Hoyland Insurance Brokers Ltd.

Our Blog

The latest developments through our eyes

Our Blog

Insurance for Unoccupied Buildings

Published by System Admin at 11/12/2020, 10:00:00 AM

A second UK lockdown has forced a number of businesses to re-close their doors, and shines a light once again on insurance for unoccupied buildings.

Shop closedAny landlord that has had an empty building for a length of time will probably be well aware of the difficulties in covering an unoccupied building and in a lot of circumstances insurers will automatically restrict the cover they provide, often removing theft, escape of water, and storm damage along with other perils.

If a property you own and insure is going to be vacant for any length of time, whether due to a lockdown or simply tenants moving out, it's important to check the conditions of your policy for the period of unoccupancy.

Most insurers will have some variation of the following control measures:

  • Inspect the property at regular intervals (usually every week or two) and document the inspections and any findings
  • Ensure all physical security measures are in place and the intruder alarm is set to prevent unlawful entry
  • Remove all waste materials from the property and regularly remove any build-up of post
  • Turn off electricity, gas, and water supply except where required to power intruder/fire alarm systems or sprinkler systems

Many insurers will also require notification as soon as a property becomes unoccupied.

We're available for any further advice or guidance regarding your property insurance queries, and we have access to a number of insurers who will provide full cover whilst properties are vacant as opposed to restricting cover. Give us a call on 01226 744716 for more information.

Frequently Asked Questions

Can I insure an empty property which is for sale?

Yes, and we have insurers which can provide short-term policies as well if you expect to sell within a matter of months.

What if I haven't followed all of the conditions and need to make a claim?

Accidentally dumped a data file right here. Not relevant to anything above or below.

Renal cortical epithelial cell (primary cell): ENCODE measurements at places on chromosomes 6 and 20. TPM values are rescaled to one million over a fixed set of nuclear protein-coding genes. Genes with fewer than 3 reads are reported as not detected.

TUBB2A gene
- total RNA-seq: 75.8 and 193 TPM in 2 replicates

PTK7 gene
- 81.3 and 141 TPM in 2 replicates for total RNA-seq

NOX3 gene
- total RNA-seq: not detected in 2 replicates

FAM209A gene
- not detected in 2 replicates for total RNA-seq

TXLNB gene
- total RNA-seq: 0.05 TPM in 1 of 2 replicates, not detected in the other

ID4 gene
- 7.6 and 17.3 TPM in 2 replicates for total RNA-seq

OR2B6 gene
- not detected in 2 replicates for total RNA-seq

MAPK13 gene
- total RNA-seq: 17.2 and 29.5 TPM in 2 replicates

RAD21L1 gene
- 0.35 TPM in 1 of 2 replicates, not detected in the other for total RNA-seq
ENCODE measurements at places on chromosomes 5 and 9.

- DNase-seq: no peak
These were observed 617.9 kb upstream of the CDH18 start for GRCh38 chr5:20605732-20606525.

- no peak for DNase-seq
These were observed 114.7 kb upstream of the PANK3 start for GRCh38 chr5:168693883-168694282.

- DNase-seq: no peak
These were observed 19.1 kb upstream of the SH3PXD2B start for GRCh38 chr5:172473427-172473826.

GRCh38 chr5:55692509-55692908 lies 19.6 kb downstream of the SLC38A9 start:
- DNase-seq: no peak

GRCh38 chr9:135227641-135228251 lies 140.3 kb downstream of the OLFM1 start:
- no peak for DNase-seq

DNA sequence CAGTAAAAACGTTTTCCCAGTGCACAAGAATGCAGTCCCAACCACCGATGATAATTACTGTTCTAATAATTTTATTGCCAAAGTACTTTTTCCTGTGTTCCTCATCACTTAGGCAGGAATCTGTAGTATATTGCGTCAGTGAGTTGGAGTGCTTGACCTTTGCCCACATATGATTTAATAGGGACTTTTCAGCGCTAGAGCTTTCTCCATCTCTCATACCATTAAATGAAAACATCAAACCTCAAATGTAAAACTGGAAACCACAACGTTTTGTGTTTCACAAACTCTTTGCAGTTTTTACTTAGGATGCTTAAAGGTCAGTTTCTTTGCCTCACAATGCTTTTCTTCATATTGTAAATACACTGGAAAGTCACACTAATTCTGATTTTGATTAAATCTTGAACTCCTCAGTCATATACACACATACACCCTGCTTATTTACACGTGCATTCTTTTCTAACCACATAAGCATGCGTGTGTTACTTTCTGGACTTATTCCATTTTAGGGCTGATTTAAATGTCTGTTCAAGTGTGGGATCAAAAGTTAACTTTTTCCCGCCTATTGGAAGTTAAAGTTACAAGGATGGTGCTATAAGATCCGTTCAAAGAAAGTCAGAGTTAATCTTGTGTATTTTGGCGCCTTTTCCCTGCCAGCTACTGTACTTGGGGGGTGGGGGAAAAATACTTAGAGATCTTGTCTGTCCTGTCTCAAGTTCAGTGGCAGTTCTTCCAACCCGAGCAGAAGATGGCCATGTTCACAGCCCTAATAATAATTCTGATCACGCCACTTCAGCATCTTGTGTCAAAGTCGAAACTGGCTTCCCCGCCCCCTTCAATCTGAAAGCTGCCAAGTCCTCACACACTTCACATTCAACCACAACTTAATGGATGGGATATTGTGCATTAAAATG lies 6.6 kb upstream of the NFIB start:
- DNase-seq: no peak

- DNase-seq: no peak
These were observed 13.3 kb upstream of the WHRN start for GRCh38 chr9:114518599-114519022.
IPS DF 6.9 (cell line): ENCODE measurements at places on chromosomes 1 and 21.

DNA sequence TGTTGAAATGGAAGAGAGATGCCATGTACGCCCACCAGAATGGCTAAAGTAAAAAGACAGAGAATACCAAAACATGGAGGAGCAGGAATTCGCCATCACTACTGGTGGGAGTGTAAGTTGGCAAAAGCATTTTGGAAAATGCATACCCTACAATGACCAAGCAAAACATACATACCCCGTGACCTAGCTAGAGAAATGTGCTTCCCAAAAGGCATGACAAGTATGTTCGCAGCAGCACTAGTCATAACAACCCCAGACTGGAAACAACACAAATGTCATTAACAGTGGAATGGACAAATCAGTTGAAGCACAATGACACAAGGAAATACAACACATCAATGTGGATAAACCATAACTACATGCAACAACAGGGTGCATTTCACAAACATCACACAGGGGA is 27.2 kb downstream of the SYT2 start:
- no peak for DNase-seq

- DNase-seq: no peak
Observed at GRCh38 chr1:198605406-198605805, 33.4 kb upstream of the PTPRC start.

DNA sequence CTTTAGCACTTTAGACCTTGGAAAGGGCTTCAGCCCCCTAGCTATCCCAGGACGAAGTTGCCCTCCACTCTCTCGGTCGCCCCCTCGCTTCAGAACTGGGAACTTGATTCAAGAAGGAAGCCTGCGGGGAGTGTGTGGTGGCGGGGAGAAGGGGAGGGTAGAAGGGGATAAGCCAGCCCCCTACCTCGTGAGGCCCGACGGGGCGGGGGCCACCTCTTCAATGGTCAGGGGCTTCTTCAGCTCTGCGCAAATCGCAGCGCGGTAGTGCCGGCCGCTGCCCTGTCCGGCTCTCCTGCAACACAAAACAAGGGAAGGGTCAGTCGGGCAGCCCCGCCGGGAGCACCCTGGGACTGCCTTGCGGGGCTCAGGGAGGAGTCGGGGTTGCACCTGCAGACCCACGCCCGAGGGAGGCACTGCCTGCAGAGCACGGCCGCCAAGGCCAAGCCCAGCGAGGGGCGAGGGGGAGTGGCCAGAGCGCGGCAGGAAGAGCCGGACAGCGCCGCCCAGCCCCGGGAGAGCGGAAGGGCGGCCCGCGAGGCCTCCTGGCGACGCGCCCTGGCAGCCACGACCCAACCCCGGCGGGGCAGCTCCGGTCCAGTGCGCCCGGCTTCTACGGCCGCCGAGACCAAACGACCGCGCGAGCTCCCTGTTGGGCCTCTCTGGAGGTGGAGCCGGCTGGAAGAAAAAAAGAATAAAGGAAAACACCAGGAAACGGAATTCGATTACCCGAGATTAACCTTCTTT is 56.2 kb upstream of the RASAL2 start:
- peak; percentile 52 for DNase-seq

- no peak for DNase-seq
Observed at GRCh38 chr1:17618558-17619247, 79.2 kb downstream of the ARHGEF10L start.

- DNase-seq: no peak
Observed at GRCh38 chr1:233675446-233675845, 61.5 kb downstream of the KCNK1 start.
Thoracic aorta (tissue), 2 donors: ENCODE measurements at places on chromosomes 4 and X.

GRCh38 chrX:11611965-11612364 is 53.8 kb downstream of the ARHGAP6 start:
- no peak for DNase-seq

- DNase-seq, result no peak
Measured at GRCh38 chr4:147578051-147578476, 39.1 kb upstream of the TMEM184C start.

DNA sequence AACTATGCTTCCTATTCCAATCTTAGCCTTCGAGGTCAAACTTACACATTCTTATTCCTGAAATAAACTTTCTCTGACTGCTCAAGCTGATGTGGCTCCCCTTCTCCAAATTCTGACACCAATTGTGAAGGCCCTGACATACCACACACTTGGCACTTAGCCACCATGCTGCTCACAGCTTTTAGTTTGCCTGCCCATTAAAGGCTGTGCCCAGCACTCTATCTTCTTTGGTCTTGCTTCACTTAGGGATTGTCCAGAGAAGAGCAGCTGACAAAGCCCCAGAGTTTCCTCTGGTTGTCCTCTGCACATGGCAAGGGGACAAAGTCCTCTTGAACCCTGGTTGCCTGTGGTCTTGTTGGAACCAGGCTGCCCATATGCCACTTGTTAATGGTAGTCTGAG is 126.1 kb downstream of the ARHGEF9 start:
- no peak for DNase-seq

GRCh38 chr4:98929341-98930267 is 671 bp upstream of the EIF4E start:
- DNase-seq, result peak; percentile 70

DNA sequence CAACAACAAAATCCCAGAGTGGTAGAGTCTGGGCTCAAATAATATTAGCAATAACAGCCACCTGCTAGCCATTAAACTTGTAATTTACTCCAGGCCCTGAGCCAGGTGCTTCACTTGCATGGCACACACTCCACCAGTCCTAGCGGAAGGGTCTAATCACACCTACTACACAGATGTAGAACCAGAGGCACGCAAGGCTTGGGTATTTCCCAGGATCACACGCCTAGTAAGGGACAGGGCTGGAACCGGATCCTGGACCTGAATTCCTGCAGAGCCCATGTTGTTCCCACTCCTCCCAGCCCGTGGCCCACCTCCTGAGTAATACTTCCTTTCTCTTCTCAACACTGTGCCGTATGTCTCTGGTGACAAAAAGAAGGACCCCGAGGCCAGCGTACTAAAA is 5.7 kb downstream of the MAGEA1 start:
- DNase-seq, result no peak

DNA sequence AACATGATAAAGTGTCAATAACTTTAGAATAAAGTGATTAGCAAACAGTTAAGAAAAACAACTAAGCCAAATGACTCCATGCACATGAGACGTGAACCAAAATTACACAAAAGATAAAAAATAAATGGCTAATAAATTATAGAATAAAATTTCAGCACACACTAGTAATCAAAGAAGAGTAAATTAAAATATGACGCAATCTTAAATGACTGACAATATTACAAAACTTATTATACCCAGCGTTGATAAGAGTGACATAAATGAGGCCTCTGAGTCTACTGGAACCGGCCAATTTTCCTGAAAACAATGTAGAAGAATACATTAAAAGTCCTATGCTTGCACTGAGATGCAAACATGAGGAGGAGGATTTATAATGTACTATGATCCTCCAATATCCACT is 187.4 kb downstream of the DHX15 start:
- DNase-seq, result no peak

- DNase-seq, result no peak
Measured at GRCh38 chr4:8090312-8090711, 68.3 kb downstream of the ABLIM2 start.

Insurers can no longer automatically reject a claim just because a condition or warranty has not been followed.

Since the Insurance Act 2015 came into force an insurer can only reject a claim for breach of conditions if the breach contributed to the claim happening. For example, if you have an unoccupied property and have not turned off the mains electricity and gas supplies, then the property suffers from storm damage to the roof, the claim should be paid out despite the condition breach.

If however you had not switched off the main electricity and then there was an electrical fire, then insurers would more likely be able to reject the claim, because if the conditions had been adhered to the claim would probably not have happened.

What if a property becomes unoccupied part-way through the policy period?

If a property you insure becomes unoccupied mid-term simply let us know and we can contact your insurance company. They will usually amend the policy accordingly and continue cover at least until the end of the policy period.

If the property is still unoccupied and will remain so for some time we may need to move cover to a more specialist company and we can look into this on your behalf.

Why is it more expensive to insure a property once it is unoccupied?

Unoccupied properties are much more likely to be subject to claims, whether it is due to them becoming targets for vandalism and arson attacks, or because any small leaks ("escape of water") can go unnoticed for a longer time resulting in more extensive damage.

Many insurance companies don't want to insure unoccupied properties at all, and as a result the insurers that are willing to quote can quote higher premiums as they have less competition.